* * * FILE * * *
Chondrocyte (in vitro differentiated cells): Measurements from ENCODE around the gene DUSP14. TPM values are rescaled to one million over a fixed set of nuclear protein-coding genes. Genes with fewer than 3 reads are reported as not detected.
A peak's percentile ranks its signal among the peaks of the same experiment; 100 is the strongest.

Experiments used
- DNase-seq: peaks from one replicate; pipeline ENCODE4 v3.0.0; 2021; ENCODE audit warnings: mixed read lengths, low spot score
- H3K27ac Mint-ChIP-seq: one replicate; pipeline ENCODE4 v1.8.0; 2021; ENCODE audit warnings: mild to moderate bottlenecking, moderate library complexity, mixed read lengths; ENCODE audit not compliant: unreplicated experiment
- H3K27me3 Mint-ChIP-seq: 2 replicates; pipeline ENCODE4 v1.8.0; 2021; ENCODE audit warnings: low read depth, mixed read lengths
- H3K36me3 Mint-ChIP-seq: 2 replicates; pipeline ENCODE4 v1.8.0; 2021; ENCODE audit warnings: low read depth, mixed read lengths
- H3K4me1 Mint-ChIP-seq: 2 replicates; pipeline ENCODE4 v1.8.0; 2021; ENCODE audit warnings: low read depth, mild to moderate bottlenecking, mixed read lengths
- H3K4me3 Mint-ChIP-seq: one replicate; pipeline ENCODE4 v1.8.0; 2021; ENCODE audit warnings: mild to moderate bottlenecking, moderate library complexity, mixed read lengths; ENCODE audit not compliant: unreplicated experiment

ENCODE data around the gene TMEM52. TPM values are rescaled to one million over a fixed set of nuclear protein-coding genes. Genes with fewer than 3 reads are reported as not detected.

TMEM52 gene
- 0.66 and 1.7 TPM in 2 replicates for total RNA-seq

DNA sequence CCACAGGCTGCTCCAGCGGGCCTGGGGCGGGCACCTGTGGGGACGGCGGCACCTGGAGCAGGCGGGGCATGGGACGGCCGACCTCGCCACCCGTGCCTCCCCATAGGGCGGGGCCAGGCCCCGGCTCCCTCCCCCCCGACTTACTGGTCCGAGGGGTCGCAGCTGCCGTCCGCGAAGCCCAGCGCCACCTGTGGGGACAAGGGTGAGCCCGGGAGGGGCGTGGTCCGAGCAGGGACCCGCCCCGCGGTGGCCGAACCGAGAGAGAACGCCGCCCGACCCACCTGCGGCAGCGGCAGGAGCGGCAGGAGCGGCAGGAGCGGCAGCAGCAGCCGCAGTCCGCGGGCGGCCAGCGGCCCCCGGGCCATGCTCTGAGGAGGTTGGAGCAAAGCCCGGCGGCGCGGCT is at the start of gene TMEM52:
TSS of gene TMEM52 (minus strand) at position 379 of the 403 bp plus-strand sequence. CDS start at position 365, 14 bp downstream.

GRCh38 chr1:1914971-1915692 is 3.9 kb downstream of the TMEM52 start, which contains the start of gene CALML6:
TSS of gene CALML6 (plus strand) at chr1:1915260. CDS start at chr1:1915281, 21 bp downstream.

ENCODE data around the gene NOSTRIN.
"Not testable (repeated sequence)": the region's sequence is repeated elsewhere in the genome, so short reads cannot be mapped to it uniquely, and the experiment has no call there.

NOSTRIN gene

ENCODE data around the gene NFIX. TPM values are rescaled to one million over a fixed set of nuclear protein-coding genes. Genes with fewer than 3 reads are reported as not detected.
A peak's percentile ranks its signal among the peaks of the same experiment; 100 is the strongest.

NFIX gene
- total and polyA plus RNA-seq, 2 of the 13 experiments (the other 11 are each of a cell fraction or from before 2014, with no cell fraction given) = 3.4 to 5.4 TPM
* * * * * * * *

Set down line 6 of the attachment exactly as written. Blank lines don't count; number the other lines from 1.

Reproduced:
- H3K27me3 Mint-ChIP-seq: 2 replicates; pipeline ENCODE4 v1.8.0; 2021; ENCODE audit warnings: low read depth, mixed read lengths